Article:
Yuka Tadano is a jazz artist based in NYC! Growing up in a musical family, she picked up the violin at the age of 6 and played duets with her twin sister. After rediscovering her love for music through the electric bass in high school, she went on to pursue music professionally and studied at the University of North Texas. Now, her resume boasts credits such as Smokey Joe's Cafe Revival at Stage 42, The Lightning Thief on Broadway, and Tony and The Kiki, and has played Shanghai Concert Hall with her band (YT little d). She’s now involved with Suffs, a new show to be produced at The Public theatre! Her biggest takeaway as an artist? Knowing one’s limits to avoid burnout, and to “work hard, [and] treat yourself lovely.” Tadano advises young artists to research and network with the people they admire by “[seeing] their shows… [introducing] themselves… [asking] them to meet for coffee… [and asking] specific questions.” Read on to learn more about what makes Yuka Tadano an Amazing Asian in the Arts!
Name: Yuka Tadano
Hometown: Ibaraki, Japan
Current City: NYC
Current project: Suffs at The Public Theater
What are some of your favorite credits/projects:
Smokey Joe's Cafe Revival at Stage 42, The Lightning Thief on Broadway, and Tony and The Kiki!
Any advice for young people getting into the arts?
Do your research and reach out to people whose career you admire! Go see their shows and introduce yourself. Ask them to meet for coffee or drinks, then ask specific questions.
How did you get your start?
My mom plays piano so there was always music in the house growing up. I started playing violin when I was 6 and my twin sister played piano, so we played together for student recitals until we finished elementary school. I wanted to play basketball and soccer more seriously in middle school, so I stopped playing music completely. Then I picked up an electric guitar in high school after I saw my friends playing in a band, and my love for music came back. I wanted to start my own band, so I bought an electric bass for my twin sister, but she wasn't really into it. So I started playing the bass and I fell in love.
Do you have any favorite moments in your career that you'd like to share?
One concert I played at Shanghai Concert Hall with my band YT little d. That was my first concert hall gig (1000+ seats) as a band leader. I was so nervous if people were going to show up, but they did! Another one is a duo show I did with my friend Mackenzie Shivers (amazing singer songwriter, pianist. Y'all should check her out!) in Tokyo. I left the stage during the encore and sat with the audience then realized that people were crying while listening to her. I don't think the Japanese audience understood what she was singing about but they were so moved by her music. Such a beautiful experience. Those concerts proved to me that music does cross all borders and we have the power to reach people's hearts even if we don't speak the same language.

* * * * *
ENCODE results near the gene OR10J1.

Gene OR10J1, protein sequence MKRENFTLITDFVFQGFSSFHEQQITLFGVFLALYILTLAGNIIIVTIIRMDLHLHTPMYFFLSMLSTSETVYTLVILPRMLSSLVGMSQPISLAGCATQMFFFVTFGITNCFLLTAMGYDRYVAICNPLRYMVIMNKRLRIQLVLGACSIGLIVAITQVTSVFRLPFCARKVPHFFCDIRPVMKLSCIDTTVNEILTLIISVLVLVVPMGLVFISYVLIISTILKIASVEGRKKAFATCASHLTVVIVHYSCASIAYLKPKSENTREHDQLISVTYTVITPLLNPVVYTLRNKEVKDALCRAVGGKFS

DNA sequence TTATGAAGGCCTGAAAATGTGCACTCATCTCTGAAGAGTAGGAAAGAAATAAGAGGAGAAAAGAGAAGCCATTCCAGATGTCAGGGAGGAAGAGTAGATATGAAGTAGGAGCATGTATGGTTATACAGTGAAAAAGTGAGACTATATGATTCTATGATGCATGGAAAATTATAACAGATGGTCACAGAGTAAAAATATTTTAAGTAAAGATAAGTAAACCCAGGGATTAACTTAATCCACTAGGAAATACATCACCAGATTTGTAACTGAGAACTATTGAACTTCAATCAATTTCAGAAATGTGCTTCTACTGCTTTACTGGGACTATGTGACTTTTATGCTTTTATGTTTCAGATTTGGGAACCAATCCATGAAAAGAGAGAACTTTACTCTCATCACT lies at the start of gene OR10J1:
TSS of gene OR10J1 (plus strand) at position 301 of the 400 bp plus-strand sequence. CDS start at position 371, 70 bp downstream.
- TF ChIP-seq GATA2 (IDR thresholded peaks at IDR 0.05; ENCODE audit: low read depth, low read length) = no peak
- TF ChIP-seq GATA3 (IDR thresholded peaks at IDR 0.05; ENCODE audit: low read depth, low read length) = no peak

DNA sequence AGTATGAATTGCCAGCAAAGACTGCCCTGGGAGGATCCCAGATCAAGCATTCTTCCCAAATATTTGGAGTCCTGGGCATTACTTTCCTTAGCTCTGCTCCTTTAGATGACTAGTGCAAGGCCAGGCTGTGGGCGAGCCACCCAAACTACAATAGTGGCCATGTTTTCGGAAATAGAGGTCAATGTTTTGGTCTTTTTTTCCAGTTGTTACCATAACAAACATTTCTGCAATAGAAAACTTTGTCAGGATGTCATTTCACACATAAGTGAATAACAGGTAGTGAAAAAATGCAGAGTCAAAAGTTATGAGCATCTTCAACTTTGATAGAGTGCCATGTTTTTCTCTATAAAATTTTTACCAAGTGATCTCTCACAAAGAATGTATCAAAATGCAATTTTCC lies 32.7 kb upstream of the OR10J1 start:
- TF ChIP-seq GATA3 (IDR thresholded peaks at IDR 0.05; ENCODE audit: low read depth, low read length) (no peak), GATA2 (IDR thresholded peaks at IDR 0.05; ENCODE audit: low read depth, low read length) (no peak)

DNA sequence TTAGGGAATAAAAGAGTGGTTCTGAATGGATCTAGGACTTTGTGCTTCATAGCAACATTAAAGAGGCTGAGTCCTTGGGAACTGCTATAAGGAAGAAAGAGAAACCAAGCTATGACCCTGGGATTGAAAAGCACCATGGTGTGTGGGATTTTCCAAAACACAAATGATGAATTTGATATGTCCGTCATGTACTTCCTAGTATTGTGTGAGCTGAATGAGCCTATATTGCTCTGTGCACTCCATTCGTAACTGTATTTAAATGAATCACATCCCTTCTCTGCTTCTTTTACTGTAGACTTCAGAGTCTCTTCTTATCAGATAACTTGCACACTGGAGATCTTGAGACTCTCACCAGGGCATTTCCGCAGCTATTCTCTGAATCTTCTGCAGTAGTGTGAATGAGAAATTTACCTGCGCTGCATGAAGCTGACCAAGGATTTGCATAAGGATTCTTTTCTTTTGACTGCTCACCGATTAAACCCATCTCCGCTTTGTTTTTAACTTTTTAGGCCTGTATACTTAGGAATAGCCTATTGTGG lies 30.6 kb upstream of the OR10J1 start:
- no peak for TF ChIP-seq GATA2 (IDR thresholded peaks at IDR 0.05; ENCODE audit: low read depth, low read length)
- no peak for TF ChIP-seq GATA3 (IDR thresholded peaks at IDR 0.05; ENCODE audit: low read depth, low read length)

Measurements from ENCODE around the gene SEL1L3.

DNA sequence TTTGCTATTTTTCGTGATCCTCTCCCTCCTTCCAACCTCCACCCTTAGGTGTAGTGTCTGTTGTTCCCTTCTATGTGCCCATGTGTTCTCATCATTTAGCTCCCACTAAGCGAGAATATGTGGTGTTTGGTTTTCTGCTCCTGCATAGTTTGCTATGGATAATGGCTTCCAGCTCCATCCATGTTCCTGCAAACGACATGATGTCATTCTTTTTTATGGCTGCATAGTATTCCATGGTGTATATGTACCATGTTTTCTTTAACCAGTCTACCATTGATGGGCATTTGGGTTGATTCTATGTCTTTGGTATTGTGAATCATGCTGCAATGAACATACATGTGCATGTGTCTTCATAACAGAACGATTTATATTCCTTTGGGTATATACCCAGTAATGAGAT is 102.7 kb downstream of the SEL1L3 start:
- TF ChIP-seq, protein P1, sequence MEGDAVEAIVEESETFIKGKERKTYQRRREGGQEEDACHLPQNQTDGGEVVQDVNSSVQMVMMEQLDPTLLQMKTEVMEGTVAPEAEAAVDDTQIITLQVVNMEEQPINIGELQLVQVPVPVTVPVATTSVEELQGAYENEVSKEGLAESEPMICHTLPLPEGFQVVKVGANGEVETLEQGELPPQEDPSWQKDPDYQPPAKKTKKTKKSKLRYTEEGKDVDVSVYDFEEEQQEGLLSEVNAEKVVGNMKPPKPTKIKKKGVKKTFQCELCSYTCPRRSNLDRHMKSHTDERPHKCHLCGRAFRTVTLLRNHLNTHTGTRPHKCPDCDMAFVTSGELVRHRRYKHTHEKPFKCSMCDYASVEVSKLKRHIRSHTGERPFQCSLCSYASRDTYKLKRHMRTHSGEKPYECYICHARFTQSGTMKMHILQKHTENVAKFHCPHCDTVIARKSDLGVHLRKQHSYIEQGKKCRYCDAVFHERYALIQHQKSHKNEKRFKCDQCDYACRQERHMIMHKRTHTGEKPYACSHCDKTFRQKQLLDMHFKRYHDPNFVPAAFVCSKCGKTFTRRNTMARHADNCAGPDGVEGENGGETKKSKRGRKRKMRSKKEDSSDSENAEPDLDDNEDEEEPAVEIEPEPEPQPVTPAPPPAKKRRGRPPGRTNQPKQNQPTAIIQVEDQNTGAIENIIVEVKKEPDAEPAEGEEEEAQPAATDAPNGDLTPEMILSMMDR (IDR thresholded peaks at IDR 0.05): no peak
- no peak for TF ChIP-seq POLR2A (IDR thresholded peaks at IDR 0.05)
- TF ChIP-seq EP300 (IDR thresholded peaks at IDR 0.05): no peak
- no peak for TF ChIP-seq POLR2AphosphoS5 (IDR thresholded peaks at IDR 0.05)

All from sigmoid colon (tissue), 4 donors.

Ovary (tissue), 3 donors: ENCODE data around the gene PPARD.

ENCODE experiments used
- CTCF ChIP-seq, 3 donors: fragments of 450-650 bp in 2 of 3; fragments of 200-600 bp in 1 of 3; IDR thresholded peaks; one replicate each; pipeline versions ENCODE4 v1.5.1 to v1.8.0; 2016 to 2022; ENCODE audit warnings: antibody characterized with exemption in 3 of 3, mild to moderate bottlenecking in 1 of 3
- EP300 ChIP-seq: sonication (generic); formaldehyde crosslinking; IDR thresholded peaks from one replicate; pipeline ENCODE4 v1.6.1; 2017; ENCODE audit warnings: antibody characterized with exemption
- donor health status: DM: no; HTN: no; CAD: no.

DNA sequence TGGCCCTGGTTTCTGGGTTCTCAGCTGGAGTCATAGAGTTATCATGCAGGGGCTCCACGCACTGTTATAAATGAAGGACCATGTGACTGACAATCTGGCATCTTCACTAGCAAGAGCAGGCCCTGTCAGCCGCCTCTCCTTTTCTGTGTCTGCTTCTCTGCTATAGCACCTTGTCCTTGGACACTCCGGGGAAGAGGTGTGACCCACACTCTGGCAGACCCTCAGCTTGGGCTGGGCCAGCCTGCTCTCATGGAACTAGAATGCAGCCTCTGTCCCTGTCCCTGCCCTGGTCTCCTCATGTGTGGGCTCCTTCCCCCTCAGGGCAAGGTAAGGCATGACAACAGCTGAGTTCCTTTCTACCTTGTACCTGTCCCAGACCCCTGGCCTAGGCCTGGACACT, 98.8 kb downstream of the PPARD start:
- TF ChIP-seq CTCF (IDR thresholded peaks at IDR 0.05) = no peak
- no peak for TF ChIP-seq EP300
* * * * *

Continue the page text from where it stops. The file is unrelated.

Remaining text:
What have you found is the biggest challenge in your career?
Knowing my limit on how much work I can handle physically and mentally. Any freelance musician probably knows this, but it’s hard to say no when people ask you to play. Yes, money is one thing but you do feel good looking at your calendar filled with gigs. If you are busy, you must be good at what you do right?? THINK AGAIN! That's your ego talking. I used to say yes to everything (and I still do but am getting better) as long as I could make the downbeat on time. I played 3 gigs in one weekend once, Friday in Crimea, Saturday in Washington DC, and Sunday in Grenada in the Caribbean, only sleeping on red eye flights and taking showers at the venues. I made it to those gigs but I was too exhausted to give my 100%, and I suffered from complete burnout afterwards.
What are some interesting facts about yourself?
My birthday is on November 25th, and 11/25 can be read as "e-e-futa-go" in Japanese which can translate to "good twin" and guess what? I AM A TWIN!
Is where you are now where you thought you’d be?
No! When I moved to NYC, I just wanted to play jazz. But the majority of gigs I do now are theater related.
Where did you study at?
University of North Texas. Both BM and MM in Jazz Studies.
What do you love most about what you do?
Being able to visit a lot of different places you would never imagine going unless you have a show to play and meeting people there.
What helped you most to rebound from what you considered your biggest failure or mistake in your career?
Allowing myself to feel my feelings and remembering everything is temporary. Letting go of the fear of failure and my attachment to the past were the hardest part.
Do you have any self care practices you do to stay focused and sane? What was your self care routine before the pandemic and how has that (as well as your views of self care) changed throughout the pandemic?
3 big things in my self care routines at the moment are meditation, Epsom salts bath and long walks with my dog. Pandemic definitely made me realize how much I neglected to take care of my own body and mind. Now, I listen to my body more carefully. I took a 3 month long meditation teacher training course online to deepen my practice during the pandemic and it was such an eye opener. "Work hard, treat yourself lovely" is my mantra these days.
What inspires you?
To find out more about Yuka Tadano, please visit her at:
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